Taking a look at Saturday’s Islanding Event through 4 second SCADA data

There was a fair bit of interest shown in the islanding event of Saturday 25th August, including in these initial notes here on WattClarity from early that afternoon.  The following exchange on Twitter was one of many on social media over the weekend, with this one highlighted because of the questions I flagged:

2018-08-26-tweet

Coincident with this event, we’ve been starting to explore the inclusion of NEM 4-second SCADA data, published by the AEMO, into our product suite (definitely in some form via ez2view, perhaps also in NEMreview, maybe in something new).  Hence we saw the events over the weekend as one way we could drag ourselves up the learning curve with respect to this data set, and what it could show us:
1)  About the events of the weekend; and also
2)  How we should be utilising the data to further help our clients view our products.

Hence (with the assistance of some of the external consultants we use to drive our products forward) we have had a quick look at some sample SCADA data from around the time of the incident, and present the following thoughts for consideration.

Reader beware, however:  my “Training Wheels” are very much in place in dealing with this data set, so it is quite probable that I have made mistakes in interpretation of the data.  If you pick up any mistakes, it would be most helpful to us (so we, in turn, can better help our clients by making better software) if you could give us a call directly (+61 7 3368 4064) so you can help me understand what I’ve messed up.  Thanks, in advance!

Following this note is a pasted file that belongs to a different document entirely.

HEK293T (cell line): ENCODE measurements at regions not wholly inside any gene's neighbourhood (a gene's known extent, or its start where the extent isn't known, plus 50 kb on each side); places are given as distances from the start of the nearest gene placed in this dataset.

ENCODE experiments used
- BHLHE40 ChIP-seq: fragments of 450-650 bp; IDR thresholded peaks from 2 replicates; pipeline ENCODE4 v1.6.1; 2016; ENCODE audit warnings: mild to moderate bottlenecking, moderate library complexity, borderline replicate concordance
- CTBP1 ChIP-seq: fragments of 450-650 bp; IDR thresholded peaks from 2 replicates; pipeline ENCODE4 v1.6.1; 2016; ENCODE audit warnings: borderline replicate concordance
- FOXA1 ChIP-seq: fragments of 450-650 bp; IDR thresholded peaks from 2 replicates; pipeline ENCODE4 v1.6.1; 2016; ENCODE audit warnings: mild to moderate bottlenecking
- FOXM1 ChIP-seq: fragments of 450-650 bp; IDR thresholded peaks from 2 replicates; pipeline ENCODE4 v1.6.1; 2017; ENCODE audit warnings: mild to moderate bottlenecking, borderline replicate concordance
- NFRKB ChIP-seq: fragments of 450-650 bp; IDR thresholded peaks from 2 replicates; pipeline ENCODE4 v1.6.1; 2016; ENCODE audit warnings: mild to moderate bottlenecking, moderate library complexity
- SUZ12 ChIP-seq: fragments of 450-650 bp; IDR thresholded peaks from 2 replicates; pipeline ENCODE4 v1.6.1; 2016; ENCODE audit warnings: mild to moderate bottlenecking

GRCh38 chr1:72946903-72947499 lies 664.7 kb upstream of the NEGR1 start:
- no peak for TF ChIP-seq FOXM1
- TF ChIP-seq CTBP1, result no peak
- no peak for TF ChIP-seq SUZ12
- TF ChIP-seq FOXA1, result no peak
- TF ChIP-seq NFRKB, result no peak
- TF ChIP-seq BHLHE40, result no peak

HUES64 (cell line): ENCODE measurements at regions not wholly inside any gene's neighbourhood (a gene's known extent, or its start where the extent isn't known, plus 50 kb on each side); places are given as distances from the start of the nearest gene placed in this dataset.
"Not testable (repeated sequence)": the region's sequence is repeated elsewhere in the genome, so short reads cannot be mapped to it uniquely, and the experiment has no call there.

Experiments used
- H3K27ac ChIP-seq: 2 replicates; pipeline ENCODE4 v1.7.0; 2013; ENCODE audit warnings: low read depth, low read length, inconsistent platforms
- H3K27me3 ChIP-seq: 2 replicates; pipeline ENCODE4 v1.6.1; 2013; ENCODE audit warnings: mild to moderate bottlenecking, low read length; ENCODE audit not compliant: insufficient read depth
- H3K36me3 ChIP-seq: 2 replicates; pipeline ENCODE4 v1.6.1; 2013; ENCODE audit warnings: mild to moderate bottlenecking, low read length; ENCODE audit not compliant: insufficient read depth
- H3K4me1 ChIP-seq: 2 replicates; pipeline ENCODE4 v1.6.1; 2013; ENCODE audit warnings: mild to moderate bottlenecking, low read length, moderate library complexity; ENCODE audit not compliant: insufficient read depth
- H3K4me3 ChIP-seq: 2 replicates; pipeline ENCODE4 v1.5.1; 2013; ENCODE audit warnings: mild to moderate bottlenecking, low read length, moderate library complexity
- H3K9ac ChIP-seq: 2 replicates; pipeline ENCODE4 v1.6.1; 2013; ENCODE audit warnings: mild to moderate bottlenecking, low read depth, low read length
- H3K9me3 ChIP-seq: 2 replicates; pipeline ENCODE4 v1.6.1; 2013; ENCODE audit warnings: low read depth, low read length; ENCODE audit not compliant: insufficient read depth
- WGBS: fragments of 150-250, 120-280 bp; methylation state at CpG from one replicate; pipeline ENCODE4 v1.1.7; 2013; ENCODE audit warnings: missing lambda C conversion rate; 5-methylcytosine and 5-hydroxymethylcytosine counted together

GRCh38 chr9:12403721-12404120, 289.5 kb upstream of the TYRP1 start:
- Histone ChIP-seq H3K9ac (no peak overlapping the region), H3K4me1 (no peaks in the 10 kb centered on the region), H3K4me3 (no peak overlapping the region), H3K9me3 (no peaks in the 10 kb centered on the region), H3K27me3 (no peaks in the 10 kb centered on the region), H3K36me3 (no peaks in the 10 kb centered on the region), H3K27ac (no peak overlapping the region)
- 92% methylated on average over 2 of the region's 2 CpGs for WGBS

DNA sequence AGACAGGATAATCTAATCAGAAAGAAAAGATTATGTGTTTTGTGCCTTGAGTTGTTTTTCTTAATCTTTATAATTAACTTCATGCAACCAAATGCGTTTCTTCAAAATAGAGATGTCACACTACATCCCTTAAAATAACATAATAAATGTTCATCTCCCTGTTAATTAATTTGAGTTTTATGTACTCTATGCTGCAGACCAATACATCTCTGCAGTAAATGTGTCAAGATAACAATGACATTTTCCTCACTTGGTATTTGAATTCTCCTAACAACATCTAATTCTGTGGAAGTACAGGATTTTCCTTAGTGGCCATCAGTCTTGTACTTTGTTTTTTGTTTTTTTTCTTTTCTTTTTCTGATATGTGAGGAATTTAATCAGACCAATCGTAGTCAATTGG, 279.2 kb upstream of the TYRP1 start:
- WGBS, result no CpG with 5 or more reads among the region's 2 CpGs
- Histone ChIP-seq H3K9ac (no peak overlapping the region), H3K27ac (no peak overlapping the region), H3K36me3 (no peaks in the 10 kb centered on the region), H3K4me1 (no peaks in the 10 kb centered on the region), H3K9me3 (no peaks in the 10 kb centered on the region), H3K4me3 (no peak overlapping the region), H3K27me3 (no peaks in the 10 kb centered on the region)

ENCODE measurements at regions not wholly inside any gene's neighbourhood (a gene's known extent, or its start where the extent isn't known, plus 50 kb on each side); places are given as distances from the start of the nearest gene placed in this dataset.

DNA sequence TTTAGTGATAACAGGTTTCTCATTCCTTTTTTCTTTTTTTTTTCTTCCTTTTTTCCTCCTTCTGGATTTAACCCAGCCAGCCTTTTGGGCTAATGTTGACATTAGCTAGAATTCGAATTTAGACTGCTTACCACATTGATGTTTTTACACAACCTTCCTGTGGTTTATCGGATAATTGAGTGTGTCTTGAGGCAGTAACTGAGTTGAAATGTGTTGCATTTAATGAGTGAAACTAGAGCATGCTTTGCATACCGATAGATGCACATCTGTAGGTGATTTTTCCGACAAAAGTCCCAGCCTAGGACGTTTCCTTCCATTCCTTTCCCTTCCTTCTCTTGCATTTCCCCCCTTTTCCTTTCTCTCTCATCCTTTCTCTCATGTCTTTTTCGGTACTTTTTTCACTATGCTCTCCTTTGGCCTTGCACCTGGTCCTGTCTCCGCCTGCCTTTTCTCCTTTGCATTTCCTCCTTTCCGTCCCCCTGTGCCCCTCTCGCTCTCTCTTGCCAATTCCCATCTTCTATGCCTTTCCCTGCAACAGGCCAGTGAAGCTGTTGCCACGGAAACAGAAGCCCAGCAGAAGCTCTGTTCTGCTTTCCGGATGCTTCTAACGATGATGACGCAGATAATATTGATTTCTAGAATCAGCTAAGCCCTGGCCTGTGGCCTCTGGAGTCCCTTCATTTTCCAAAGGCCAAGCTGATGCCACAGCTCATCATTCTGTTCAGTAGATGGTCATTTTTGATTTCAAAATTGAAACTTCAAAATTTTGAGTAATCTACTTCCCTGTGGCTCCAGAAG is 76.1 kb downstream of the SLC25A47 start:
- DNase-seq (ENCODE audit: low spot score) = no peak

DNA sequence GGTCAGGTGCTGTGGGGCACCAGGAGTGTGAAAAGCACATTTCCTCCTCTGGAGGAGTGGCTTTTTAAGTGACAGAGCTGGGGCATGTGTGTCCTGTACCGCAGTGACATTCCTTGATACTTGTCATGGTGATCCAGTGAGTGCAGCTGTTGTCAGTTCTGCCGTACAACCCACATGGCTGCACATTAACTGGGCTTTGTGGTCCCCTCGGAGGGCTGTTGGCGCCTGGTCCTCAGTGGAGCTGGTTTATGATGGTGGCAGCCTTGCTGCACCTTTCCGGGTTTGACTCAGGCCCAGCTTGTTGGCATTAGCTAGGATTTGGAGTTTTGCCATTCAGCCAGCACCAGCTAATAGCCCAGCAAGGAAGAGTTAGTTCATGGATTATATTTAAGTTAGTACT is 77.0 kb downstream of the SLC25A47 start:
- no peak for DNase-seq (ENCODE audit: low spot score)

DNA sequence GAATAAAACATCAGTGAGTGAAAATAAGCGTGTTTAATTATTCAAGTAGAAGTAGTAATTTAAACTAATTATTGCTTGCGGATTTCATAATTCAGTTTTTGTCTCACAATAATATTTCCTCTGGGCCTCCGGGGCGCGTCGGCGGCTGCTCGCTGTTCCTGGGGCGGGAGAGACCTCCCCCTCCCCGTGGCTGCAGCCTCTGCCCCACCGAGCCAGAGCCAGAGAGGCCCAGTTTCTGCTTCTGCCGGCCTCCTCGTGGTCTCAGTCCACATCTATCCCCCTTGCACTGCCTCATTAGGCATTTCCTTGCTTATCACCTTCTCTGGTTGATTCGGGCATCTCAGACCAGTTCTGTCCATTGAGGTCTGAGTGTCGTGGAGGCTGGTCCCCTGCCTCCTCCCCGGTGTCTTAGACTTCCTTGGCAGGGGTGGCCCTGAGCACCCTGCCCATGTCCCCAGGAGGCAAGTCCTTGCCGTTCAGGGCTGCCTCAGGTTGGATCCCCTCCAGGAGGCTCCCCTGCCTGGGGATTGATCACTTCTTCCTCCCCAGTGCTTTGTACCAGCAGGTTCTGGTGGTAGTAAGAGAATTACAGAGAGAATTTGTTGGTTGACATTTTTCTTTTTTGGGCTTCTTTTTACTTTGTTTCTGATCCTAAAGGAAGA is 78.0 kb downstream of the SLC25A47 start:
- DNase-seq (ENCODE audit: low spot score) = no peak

Keeping that (big disclaimer) in mind, we hope this will be of some use:

1)  Interconnector flows

Looking firstly at interconnector flows, we prepared the following chart:

2018-08-25-Interconnector

First thing to note about this chart, and most of the others below, is that the cover (just) a 3 minute period within the 14:15 dispatch interval.  This period (from 13:10:52 to 13:14:05) incorporates 48 sequential 4-second SCADA readings.  With these readings there are, unfortunately, delays that occur in the time-stamping of the data, which leads to difficulties in precise sequencing of events along the lines of “this happened and then that happened”…

There are four main things we can see in the chart above:

Observation #1 = we see that the QNI flow dropped from 866MW south to 0MW over a period of less than 16 seconds.  This happened in two steps – first to 50% and then to 0%.  I wonder if this is not indication of the “mal-operation” that AEMO referenced in Market Notice 64012 published at 17:52 on Saturday 25th (i.e. was it meant to reduce to 1/2 load and stay there?)